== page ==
I ran to the other side of the class room and tore my binder from the top shelf, turned the history tab and found my booty. It didn’t take long, the copying of the whole thing and the end product was rather magnificent if I have the right to admit so myself. By the time I was finished though I could hear little third grader feet beginning to scuff on the outside stairs. With the zip of a zipper and a scurry across the room, all proof of the occurrence had been erased… or so it appeared. When everyone had come back in, Mrs. Alley announced that there would be a contest for whoevers map looked the nicest. As she walked around she gave nods and smiles to the other children, but when she came to peer over my shoulder she stopped. With perfect lines and strait edges my map probably seemed like a masterpiece of Van Gogh’s proportions compared to everyone else’s. It all happened rather quickly. The asking, the removing of the binder from the book shelf, the holding of the map up to the window against the original, but all throughout this process a thought formed from within my head and there was no point of return: I had not traced it. I had done it all by myself with my own hands.
For all I could have known in that moment I could have been outside the whole time with the rest of my class, but the history of the past hour was completely erased from my mind. It seems odd really, even for me to talk about the thought that I gave myself subject to and belief in, as if almost I am only recalling memories from another world or a half remembered dream. All I can remember from that moment is that from the whole moment is my whole body and being screaming “No” from every angle, every corner of the depths of my being. But she did not give in, she did not even falter. Eventually we sat alone in her room, fists clenched, face red, and eyes wet and still neither giving in. And then she turned to me and said “Ok Courtney” with the most unsatisfactory unbelieving persona that I have ever have witnessed in my life. As the car wised by the pine and cedar trees I could still feel the heat of anger come off my face.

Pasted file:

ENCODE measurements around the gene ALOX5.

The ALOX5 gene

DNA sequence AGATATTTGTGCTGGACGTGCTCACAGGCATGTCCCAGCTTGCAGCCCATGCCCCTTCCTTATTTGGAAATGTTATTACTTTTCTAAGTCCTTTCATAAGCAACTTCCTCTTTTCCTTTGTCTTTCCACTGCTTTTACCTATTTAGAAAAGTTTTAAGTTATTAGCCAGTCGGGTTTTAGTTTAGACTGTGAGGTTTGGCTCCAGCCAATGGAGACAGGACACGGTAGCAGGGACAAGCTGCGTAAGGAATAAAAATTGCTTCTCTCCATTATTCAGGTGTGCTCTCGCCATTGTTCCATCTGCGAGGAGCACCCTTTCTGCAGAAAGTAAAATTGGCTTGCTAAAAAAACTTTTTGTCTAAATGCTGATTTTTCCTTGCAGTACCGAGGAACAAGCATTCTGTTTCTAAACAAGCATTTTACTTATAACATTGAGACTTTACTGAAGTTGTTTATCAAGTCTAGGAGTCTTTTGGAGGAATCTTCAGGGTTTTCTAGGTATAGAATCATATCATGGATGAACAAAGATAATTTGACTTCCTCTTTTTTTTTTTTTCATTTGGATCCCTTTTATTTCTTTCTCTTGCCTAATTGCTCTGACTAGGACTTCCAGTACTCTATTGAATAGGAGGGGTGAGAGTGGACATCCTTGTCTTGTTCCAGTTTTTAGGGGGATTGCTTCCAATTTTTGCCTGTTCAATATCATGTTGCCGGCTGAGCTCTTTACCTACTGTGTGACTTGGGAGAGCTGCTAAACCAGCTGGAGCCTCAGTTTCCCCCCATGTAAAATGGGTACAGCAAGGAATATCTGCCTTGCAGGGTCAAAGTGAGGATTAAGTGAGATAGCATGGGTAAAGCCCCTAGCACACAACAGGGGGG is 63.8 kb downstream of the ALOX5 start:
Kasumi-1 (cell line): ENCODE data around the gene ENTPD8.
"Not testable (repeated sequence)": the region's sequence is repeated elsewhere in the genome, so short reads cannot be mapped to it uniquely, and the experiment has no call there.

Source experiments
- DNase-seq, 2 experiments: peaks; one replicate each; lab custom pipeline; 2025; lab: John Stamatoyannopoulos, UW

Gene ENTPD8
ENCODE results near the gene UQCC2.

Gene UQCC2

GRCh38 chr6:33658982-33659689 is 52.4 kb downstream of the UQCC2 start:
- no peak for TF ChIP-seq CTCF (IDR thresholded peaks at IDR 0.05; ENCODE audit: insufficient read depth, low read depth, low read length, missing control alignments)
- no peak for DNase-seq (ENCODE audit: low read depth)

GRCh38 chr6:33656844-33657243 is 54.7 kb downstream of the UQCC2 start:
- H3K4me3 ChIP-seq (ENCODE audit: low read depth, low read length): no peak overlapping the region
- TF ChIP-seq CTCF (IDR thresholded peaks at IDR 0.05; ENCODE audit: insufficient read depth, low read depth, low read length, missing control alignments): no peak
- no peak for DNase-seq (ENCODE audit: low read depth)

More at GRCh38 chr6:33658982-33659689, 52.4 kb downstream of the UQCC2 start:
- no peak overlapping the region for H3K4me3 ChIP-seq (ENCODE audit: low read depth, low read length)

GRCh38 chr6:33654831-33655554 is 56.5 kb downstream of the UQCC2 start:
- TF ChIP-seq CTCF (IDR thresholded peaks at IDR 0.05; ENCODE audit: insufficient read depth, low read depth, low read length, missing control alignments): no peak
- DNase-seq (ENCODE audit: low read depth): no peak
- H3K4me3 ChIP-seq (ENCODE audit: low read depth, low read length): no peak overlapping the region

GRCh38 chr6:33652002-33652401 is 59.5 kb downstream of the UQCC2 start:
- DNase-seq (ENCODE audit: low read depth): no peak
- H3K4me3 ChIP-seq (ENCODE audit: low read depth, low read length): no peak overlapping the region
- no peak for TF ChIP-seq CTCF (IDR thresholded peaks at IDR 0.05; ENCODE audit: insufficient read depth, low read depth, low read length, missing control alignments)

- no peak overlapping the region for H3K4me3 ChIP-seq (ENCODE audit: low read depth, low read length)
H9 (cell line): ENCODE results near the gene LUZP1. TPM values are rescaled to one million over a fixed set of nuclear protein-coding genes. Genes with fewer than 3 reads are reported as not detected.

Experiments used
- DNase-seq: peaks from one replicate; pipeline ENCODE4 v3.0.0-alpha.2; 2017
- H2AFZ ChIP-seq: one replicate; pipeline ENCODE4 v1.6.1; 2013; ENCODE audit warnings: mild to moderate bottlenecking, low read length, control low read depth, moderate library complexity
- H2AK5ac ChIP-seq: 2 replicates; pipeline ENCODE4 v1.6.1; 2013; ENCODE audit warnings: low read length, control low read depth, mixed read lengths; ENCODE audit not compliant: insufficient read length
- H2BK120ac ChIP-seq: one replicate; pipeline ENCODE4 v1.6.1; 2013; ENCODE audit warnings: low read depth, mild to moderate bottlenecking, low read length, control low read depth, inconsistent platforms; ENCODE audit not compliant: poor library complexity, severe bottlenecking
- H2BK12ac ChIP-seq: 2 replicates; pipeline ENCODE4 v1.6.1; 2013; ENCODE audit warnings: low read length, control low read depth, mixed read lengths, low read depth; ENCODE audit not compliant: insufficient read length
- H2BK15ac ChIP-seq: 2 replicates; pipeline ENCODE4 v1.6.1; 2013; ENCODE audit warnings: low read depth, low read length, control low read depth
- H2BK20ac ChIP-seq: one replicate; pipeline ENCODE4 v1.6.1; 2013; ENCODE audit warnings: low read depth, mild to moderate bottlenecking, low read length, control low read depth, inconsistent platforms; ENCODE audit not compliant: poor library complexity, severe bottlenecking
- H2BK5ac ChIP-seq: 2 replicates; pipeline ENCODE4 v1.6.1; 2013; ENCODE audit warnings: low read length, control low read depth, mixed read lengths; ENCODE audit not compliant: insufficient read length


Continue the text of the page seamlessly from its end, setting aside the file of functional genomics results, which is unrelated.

Why didn’t she believe me? My mom crying from the driver’s seat tried to lecture and yell sense into me. She was a good mom, is and always will be. Neither she nor my father had ever taught me to “lie” or let me get away with it. The sting of getting spanked had often been upon my bum in my younger years. But I honestly didn’t know what I was doing wrong. The “lies” I was accused of making were simply given truths in my mind. And then it hit me. Like a hail storm sent from the Greek gods that fell and tore away the bond between me and my fuzzy pink fog of fantasy, the memory. The remembrance of what had really occurred in the class room a couple hours ago. My world wasn’t real, or at least the one I had been creating wasn’t in the least. The bands of the horizon in my life slowly started to unravel and integrate in front of my very eyes.
All of a sudden, from the very depths of somewhere in my being, a very distant kind of concrete place that resides behind my head, I heard a voice. Sweet and low, comforting yet powerful I heard a voice that was not of my own in my head. And it seemed to bend down and pull me close as a parent does to their kids after a thunder storm has just passed as it whispered somewhere within me, “BE ALIVE”. I started to cry, in fact rather mentally break down. And through my tear I finally gained sight of the light of day that penetrated and wished all the fuzzy thick fog of my fantasy world away.